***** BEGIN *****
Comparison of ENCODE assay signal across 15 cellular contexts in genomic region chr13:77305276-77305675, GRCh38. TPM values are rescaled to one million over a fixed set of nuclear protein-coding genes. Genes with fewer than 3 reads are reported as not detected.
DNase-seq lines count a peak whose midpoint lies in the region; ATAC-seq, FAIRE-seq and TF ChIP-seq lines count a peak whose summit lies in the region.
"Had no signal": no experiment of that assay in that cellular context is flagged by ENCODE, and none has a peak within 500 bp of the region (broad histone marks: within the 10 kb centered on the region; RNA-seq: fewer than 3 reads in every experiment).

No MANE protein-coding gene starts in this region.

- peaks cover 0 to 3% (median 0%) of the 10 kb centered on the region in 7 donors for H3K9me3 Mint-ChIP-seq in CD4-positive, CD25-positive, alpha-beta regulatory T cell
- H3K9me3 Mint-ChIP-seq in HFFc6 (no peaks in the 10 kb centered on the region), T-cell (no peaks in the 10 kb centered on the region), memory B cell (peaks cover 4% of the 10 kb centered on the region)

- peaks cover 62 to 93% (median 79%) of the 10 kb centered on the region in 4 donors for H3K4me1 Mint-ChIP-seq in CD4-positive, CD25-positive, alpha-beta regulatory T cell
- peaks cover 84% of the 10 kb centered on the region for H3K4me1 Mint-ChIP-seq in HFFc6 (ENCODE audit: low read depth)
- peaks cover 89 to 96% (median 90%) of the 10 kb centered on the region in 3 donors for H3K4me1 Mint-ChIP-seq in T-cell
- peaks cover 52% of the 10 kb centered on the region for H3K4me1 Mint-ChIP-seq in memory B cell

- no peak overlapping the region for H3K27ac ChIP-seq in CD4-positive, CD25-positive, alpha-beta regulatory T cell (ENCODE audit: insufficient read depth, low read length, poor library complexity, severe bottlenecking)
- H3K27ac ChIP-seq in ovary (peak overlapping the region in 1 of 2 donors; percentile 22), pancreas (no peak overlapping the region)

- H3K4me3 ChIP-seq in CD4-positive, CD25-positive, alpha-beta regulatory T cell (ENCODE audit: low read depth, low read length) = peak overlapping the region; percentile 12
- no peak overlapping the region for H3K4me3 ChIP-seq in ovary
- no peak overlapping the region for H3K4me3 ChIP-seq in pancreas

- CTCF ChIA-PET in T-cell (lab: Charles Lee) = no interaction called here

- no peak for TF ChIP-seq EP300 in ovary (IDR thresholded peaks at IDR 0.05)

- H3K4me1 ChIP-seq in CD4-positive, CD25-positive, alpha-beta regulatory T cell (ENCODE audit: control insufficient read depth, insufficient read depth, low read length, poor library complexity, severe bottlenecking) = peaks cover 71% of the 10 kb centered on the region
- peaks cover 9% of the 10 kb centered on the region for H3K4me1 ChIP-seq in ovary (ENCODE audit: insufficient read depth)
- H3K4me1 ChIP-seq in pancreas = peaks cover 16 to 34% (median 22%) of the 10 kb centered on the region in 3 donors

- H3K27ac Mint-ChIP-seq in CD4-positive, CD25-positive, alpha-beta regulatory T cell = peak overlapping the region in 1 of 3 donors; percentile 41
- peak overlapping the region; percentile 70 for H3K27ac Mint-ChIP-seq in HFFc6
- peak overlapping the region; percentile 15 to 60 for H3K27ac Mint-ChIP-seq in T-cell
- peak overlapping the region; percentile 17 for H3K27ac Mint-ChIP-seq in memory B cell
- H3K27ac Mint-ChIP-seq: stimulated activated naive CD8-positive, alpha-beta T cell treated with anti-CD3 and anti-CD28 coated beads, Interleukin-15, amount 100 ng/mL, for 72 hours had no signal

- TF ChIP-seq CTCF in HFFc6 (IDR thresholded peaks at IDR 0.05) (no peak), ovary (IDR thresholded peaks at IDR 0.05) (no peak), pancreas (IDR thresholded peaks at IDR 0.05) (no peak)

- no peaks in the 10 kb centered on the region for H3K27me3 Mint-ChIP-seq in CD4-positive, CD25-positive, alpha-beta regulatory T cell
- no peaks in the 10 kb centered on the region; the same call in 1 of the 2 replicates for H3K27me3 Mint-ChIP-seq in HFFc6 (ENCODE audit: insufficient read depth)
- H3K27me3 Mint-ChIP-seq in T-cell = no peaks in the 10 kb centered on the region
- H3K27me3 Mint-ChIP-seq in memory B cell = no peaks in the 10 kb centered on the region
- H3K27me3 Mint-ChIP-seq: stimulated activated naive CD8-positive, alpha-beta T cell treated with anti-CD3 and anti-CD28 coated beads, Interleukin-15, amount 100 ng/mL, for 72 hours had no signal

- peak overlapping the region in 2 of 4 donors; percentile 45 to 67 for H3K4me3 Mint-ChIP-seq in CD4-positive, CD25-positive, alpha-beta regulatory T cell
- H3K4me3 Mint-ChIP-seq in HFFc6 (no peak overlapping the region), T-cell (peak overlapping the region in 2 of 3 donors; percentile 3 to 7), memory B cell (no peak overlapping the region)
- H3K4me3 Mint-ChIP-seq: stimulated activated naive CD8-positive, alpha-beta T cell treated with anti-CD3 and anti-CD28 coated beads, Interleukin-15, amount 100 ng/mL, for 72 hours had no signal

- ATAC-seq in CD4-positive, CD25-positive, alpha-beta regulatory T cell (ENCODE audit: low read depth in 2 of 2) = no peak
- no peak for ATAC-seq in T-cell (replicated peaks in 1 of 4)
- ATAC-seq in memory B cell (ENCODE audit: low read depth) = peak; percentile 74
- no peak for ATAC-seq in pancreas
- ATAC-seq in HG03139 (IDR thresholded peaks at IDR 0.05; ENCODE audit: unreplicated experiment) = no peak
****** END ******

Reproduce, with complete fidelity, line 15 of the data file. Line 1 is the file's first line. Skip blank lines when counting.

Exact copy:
- no peak overlapping the region for H3K4me3 ChIP-seq in pancreas